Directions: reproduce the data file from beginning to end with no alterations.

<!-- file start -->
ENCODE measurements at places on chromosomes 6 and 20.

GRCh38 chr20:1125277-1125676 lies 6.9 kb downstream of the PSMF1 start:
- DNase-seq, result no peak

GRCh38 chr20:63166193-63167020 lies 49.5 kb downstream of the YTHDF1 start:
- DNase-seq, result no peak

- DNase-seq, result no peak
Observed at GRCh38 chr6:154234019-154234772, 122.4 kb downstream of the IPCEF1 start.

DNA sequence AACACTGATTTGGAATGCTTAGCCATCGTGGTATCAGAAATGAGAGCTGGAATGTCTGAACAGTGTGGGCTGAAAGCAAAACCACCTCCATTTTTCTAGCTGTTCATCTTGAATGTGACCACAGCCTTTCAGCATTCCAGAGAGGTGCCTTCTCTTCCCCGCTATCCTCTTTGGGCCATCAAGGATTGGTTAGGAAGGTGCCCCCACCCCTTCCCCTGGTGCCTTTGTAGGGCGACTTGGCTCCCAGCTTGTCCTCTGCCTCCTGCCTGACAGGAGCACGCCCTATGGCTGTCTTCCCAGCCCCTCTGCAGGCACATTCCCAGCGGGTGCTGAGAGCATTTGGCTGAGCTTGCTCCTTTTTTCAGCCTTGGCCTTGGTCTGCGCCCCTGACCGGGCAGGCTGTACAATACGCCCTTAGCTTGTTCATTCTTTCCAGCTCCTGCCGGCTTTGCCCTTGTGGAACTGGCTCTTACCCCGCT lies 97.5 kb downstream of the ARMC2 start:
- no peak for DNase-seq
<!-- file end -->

ENCODE measurements at places on chromosomes 6 and 20.

GRCh38 chr20:1125277-1125676 lies 6.9 kb downstream of the PSMF1 start:
- DNase-seq, result no peak

GRCh38 chr20:63166193-63167020 lies 49.5 kb downstream of the YTHDF1 start:
- DNase-seq, result no peak

- DNase-seq, result no peak
Observed at GRCh38 chr6:154234019-154234772, 122.4 kb downstream of the IPCEF1 start.

DNA sequence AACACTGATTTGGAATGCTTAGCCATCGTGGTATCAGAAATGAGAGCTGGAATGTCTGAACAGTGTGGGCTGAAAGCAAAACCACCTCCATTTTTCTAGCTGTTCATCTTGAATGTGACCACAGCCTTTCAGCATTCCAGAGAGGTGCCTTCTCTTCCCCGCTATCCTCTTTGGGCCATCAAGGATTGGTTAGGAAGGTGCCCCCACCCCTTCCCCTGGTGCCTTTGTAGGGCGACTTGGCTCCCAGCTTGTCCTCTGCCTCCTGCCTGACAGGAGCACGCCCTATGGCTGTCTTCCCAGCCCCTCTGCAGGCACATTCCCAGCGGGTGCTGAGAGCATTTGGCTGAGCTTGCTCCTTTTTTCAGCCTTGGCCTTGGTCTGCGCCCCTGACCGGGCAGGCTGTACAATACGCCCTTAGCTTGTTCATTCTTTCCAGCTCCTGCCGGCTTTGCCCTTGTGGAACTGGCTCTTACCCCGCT lies 97.5 kb downstream of the ARMC2 start:
- no peak for DNase-seq